Statins are wonderful drugs which have almost single handedly reduced the global burden of heart disease. Statins are a class of medications that lower cholesterol, including the “bad cholesterol” (LDL, low density lipoprotein) and raise the “good cholesterol” (HDL, high density lipoprotein). In addition, statins have other properties, such as anti-inflammatory effects, that also contribute to their ability to lower heart disease. For every 40 points that statins lower LDL, the risk of a heart attack is reduced by 20-25% and the risk of dying from heart disease is lowered by 10 percent. As with all medications, with the good comes the bad; all medications can have side effects. Statins can raise liver enzymes, increase the risk for diabetes and, most significantly, can cause muscle pains.
Muscle pain is the most common side effect of statins. It is also the most common reason that patients stop taking their statin, despite the benefits. The symptoms include muscle pain, aching, cramping or weakness. Usually both sides of the body are affected and usually large muscle groups (thigh, buttock, back, shoulder) are involved. A typical example would be muscle cramping in both thighs. Risk factors for statin associated muscle pains include older age, female sex, and lower body mass index (BMI). Other medications and substances (such as alcohol) that have toxic effects on muscles also increase the risk. Symptoms usually occur right after starting a statin or after an increase in statin dose. The most extreme side effect of statins is called rhabdomyolysis, a life-threatening condition where the muscles not only are painful they actually break down, releasing a protein that can damage the body. Symptoms of rhabdomyolysis include weakness, vomiting, confusion, tea colored urine, kidney failure and death. Fortunately, it is a rare condition, occurring in less than 1 in 1,000 patients taking statins.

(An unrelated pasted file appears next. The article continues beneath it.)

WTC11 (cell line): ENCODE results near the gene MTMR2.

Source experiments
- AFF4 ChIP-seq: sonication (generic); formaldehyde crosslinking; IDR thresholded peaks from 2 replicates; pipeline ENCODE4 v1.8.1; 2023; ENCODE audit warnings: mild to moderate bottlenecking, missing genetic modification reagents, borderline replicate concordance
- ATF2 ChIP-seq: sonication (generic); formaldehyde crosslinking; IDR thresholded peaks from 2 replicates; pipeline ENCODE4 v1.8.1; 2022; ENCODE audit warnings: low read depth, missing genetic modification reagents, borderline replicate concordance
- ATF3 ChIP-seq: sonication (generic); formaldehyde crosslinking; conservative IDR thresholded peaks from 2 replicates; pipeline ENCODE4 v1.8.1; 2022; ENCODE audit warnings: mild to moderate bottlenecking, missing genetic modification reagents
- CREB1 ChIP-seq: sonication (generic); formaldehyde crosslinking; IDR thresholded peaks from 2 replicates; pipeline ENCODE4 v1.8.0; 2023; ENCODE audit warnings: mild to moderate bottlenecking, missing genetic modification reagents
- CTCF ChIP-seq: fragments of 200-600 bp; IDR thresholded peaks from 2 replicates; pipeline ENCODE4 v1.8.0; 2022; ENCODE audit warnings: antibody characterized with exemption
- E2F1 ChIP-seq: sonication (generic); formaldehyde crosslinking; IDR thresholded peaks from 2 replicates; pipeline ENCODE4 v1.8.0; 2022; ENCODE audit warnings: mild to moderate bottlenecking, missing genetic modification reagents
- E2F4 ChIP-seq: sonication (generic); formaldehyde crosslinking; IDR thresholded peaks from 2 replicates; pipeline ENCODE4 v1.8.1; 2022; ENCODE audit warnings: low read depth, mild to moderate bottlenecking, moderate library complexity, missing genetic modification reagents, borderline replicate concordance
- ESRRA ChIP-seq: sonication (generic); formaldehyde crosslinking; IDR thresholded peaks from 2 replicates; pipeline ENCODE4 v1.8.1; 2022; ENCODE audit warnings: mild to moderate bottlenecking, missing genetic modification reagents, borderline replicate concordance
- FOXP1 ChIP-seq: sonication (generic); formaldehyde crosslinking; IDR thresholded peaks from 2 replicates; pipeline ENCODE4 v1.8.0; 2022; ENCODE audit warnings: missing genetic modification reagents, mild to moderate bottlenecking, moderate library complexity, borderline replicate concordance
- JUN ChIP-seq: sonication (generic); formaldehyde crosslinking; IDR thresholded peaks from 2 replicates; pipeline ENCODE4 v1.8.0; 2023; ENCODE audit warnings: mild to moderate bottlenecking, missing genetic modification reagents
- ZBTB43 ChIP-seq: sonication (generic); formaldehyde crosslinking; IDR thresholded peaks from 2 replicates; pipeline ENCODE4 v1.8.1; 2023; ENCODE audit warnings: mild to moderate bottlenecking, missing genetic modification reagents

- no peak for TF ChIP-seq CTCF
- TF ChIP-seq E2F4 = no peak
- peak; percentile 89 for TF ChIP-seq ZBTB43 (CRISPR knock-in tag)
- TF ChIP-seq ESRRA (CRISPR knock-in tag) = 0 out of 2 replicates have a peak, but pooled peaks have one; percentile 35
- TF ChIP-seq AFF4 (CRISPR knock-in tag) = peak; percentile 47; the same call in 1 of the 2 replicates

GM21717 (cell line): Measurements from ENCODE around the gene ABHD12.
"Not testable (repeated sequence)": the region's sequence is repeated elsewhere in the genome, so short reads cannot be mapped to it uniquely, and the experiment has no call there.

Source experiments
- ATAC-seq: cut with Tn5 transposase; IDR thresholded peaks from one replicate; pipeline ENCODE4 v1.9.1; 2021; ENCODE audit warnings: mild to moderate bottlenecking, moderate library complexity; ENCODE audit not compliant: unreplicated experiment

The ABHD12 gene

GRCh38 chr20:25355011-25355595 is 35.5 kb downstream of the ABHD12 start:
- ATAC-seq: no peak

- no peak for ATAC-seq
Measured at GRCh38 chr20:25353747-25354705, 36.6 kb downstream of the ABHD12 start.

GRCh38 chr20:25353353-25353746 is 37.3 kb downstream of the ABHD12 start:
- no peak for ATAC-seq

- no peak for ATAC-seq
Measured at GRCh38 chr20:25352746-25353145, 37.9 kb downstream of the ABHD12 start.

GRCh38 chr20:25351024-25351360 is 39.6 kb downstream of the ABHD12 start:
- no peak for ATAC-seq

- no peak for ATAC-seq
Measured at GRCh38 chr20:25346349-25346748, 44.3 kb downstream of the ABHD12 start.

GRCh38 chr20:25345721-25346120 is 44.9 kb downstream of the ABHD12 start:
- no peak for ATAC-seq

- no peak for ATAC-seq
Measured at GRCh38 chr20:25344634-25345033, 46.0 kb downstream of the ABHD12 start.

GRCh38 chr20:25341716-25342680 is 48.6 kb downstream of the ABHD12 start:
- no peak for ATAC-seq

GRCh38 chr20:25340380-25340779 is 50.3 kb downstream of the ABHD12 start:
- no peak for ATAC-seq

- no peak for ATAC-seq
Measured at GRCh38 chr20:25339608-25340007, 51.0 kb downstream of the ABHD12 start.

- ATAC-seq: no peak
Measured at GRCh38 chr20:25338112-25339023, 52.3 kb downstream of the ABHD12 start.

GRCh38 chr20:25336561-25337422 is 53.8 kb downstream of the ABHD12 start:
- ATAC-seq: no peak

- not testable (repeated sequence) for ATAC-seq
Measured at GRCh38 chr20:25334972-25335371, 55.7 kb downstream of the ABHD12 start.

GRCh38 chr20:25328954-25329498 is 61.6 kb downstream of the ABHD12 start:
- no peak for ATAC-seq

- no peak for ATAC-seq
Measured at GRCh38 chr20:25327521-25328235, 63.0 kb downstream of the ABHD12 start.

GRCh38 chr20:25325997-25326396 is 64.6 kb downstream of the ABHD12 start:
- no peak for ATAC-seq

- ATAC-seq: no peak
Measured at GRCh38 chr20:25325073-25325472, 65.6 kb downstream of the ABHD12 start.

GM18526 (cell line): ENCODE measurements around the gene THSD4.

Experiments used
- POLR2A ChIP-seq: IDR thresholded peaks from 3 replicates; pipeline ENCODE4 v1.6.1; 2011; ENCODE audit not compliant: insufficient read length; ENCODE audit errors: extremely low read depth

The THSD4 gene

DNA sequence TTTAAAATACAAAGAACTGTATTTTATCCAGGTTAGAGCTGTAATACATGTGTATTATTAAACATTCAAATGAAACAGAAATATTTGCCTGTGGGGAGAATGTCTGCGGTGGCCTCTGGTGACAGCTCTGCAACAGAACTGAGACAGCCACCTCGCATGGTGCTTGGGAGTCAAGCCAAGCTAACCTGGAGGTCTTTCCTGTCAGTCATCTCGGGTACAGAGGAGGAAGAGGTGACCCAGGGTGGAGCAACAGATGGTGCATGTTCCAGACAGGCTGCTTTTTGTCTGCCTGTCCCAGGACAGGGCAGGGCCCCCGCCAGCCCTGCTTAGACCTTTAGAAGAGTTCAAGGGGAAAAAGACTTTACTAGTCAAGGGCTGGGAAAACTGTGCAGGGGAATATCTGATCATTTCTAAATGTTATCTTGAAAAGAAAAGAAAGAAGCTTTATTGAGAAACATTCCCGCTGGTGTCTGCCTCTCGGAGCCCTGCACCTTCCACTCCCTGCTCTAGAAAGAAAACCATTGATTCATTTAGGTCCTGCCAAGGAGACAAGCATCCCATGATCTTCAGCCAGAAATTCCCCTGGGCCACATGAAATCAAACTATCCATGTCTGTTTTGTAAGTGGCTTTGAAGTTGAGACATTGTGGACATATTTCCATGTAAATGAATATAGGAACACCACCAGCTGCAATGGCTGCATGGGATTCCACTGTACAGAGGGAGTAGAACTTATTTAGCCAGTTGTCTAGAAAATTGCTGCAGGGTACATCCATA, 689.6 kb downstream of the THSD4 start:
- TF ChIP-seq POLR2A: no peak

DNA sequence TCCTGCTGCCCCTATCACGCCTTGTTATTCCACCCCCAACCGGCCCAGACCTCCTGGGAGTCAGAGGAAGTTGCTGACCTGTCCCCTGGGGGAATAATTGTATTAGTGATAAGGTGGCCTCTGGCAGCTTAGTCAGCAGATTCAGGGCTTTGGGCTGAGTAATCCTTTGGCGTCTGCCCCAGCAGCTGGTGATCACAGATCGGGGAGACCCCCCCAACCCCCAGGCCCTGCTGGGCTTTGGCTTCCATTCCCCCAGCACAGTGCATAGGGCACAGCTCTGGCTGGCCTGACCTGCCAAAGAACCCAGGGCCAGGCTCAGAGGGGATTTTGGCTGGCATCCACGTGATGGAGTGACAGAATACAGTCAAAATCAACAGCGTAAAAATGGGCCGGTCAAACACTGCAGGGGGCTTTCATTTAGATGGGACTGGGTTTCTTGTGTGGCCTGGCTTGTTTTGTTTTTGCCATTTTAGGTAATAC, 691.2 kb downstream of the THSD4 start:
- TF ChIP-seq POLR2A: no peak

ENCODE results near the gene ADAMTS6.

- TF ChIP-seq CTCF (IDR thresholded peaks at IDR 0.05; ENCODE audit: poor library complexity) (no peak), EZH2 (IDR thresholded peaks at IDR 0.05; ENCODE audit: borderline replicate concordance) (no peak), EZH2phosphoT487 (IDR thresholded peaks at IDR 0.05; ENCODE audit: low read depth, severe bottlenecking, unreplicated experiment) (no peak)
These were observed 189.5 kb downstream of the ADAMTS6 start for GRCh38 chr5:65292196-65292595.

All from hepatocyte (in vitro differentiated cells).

The true extent of statin associated muscle pain is very hard to determine, even within clinical trials. In trials, muscle pain from statins is reported in 10 to 25 percent of patients, but any seasoned clinician will tell you that, in practice, the number of patients who have muscle pains on statins seems much higher. The reason may due to a powerful factor called the nocebo effect. Many are familiar with the placebo effect, the idea that a patient can be given a fake treatment, a “sugar” pill with no real medication, and still derive a benefit from taking that treatment. It is the power of positive thinking; simply because a patient believes a pill with be helpful can cause it to have true physical benefit. For example, in a hypertension trial a patient given placebo can actually have a lower blood pressure. In trials, placebos are given to set a baseline. Researchers can see if an active medication provides benefit above and beyond the placebo. The opposite effect, the nocebo effect, occurs when a patient is given a fake treatment or a sugar pill but still has harm. Just knowing the potential side effect of a medication is enough to bring on real symptoms. The nocebo effect can be triggered by reading package inserts, watching or reading about a medication in the media or by listening to a doctor describe side effects. The placebo effect is the expectation of benefit from a medication while the nocebo effect is the expectation of harm from a medication.
Statins are especially prone to the nocebo effect, which was nicely documented in a recent trial. In the first phase of the trial, patients did not know if they were on statin or placebo. The percentage with muscle pain was the same in both groups. In the next phase, patients could continue on a statin or placebo, but they knew which they were taking. Once patients knew they were on a statin, muscle pains were much more likely among patients taking a statin versus those who were on placebo. Patients on placebo were twice as likely to have side effects when they did not know which drug they were on. The researchers concluded that the expectation of harm was causing the increased muscle pain rather than the medications themselves.
How should statin associated muscle pain be treated? The first step is to stop the statin. If muscle pains persist after two months, there is likely another cause for the pain. Once the symptoms resolve, the patient can be challenged with another statin. Patients often tolerate one statin better than another. Longer acting statins can also be given once or twice per week, to achieve the benefit with fewer side effects. Patients should also be evaluated for other conditions know to cause muscle pains such as an underactive thyroid or low levels of Vitamin D. These conditions should be corrected. Coenzyme Q10 is purported to counteract muscle pains, but it was not shown to be effective in clinical trials. Lastly, if patients cannot tolerate two or three different statins, other cholesterol lowering medications should be used.
Bridgewater resident Steve Georgeson is a cardiologist who works for Medicor Cardiology. Here, he writes about topics and events pertaining to cardiology
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